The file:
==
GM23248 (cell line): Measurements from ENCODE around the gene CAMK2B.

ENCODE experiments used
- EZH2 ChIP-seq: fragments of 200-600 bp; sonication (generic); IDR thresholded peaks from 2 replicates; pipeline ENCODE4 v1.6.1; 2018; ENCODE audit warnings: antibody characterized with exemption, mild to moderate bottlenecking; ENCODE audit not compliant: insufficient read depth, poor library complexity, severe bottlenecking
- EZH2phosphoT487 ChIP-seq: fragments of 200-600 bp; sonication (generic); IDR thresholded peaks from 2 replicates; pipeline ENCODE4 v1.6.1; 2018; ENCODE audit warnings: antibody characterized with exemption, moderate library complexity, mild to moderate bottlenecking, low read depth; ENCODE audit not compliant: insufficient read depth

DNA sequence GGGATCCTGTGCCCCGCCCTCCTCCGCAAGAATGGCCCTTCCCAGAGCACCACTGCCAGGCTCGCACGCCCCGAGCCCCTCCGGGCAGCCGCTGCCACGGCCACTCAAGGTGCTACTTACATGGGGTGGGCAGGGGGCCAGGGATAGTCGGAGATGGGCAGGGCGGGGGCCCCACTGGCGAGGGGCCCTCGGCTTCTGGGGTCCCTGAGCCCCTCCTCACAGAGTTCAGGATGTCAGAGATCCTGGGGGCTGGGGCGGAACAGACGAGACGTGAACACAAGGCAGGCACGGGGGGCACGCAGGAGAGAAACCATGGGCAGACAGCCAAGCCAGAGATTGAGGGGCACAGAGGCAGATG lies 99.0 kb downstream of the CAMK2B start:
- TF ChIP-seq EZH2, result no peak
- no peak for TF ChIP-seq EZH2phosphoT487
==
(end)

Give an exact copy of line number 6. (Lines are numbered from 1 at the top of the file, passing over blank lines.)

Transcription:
- TF ChIP-seq EZH2, result no peak